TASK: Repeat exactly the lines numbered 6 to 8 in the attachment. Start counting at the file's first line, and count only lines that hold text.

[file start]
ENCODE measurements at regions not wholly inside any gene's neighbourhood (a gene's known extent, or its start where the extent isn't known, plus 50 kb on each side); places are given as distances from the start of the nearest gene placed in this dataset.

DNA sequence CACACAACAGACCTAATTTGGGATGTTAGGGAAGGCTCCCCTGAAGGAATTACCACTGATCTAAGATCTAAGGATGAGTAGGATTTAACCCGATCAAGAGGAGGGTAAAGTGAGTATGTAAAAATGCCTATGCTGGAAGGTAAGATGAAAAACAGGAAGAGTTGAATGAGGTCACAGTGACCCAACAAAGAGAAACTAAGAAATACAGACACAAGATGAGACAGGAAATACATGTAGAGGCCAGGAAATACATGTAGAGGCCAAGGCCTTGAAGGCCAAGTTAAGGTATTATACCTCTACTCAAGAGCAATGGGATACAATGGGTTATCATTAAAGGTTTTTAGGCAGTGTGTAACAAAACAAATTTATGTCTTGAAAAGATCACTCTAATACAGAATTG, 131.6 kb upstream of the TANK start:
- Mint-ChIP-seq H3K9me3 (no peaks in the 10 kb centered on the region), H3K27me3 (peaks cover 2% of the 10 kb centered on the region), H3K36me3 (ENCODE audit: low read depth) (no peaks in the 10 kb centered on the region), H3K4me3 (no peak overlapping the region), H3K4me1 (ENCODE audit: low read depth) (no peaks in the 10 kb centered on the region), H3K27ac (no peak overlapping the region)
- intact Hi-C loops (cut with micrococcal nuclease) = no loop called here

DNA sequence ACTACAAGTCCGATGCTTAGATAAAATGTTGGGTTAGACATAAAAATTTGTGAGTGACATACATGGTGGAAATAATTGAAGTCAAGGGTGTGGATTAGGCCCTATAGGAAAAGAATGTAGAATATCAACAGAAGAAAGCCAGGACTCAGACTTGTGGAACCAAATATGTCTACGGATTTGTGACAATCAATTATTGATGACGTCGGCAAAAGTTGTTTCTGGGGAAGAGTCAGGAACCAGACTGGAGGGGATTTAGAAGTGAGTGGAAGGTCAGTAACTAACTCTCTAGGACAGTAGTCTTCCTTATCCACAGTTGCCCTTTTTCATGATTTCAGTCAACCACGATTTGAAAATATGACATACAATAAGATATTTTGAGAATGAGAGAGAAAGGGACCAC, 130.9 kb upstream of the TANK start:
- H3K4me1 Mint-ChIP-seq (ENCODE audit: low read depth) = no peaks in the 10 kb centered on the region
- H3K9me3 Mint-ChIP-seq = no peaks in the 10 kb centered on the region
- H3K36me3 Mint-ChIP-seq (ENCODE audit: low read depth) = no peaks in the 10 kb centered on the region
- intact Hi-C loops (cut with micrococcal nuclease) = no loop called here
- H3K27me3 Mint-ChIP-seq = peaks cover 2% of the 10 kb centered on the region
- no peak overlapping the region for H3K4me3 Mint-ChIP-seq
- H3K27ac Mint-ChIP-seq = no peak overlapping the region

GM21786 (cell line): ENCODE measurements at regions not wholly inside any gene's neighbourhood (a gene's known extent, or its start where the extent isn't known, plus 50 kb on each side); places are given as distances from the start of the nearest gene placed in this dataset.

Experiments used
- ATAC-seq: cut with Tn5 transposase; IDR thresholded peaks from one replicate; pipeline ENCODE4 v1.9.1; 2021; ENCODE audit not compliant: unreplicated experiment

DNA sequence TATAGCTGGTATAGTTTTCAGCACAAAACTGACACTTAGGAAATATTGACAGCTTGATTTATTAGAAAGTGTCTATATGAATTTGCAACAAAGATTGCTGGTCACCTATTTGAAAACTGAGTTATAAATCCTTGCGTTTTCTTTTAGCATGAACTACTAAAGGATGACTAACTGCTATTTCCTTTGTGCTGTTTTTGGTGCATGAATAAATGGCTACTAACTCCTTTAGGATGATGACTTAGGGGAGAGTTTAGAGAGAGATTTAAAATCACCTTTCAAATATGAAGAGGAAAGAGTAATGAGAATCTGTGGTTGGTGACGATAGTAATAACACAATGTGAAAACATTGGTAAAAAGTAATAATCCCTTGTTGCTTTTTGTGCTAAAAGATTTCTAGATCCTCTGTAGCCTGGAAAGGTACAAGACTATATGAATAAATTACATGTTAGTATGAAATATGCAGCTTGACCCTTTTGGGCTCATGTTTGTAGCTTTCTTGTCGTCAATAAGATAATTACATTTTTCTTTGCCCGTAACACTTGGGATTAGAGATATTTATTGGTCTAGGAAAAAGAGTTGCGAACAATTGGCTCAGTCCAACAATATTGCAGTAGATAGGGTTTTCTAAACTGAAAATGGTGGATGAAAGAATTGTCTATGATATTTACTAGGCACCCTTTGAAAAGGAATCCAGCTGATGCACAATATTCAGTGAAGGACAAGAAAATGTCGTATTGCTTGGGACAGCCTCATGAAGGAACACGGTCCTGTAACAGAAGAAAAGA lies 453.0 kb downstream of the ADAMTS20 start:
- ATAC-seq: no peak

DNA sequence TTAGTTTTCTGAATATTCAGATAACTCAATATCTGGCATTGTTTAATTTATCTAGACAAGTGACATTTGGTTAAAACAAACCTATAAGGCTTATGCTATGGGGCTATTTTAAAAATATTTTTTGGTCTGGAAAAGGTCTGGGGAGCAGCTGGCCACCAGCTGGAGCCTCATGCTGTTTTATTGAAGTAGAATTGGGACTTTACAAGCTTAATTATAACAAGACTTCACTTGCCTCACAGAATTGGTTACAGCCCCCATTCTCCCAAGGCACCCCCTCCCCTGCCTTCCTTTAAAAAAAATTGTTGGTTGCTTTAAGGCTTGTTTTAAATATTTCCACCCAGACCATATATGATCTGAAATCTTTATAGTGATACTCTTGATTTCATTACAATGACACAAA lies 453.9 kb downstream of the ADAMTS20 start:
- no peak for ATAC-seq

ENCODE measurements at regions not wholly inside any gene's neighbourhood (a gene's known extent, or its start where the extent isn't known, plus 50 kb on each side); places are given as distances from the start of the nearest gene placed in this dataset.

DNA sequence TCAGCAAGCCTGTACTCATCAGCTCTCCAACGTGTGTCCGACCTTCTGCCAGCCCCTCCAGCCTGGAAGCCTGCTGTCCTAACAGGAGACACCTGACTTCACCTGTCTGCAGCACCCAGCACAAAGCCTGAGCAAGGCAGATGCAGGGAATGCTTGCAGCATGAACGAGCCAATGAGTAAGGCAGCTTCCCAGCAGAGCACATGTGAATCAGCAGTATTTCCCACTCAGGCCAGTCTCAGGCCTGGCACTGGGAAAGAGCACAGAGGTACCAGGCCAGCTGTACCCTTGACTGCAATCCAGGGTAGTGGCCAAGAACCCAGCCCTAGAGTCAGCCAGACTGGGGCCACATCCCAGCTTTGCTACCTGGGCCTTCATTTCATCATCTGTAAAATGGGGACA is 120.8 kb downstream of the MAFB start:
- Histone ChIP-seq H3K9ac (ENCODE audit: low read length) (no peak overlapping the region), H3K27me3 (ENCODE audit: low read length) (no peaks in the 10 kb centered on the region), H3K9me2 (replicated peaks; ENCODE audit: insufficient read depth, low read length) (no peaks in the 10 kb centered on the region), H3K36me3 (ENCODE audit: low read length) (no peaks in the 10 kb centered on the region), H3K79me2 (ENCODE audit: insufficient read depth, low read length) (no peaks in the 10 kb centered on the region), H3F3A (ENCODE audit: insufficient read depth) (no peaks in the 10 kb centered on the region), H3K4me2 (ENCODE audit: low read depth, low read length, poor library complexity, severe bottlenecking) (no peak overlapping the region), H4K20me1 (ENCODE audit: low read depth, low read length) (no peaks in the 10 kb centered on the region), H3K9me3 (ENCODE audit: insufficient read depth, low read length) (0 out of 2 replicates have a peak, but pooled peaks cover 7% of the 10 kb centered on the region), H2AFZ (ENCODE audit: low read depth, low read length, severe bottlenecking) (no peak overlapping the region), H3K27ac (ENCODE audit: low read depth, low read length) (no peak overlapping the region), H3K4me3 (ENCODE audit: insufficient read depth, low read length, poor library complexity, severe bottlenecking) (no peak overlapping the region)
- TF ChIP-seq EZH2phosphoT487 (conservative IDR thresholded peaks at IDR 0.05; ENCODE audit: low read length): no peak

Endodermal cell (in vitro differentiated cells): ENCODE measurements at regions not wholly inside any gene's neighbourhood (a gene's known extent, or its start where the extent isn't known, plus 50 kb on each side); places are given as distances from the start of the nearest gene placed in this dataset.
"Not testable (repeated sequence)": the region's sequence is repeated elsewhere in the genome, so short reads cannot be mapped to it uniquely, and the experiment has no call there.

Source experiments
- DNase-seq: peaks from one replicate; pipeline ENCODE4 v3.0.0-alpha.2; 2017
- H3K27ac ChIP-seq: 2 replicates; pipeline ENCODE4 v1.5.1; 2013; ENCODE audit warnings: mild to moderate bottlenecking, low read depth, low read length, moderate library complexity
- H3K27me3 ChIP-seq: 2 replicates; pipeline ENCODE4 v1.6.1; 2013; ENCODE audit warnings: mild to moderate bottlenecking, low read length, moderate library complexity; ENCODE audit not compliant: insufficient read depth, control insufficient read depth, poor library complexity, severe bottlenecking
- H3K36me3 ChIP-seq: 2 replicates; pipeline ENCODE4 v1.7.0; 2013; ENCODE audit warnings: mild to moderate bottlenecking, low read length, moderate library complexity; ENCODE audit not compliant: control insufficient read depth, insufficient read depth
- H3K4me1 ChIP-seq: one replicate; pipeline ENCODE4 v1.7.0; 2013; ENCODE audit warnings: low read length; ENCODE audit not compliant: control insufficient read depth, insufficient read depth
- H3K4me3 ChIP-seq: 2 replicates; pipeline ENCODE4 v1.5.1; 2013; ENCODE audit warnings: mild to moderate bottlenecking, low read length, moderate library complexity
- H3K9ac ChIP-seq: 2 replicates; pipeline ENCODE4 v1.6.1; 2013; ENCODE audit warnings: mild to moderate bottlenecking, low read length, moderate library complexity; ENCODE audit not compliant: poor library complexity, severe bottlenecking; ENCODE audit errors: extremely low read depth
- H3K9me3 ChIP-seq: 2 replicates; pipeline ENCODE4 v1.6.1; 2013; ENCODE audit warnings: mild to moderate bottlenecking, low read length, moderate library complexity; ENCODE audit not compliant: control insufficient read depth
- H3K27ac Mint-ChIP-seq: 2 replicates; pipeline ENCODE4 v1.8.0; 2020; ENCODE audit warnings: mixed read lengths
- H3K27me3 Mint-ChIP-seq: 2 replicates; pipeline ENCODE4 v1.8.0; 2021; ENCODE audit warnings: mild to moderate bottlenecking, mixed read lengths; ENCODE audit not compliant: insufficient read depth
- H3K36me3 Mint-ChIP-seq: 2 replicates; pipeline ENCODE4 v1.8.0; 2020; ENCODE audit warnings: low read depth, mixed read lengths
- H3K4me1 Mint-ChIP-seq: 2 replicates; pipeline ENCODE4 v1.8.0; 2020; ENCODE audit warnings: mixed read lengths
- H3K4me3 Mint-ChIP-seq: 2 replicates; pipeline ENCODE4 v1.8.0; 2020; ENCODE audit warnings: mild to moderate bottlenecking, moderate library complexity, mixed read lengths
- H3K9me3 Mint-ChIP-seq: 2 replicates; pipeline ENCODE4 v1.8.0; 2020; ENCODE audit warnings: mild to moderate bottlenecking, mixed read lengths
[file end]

- H3K4me1 Mint-ChIP-seq (ENCODE audit: low read depth) = no peaks in the 10 kb centered on the region
- H3K9me3 Mint-ChIP-seq = no peaks in the 10 kb centered on the region
- H3K36me3 Mint-ChIP-seq (ENCODE audit: low read depth) = no peaks in the 10 kb centered on the region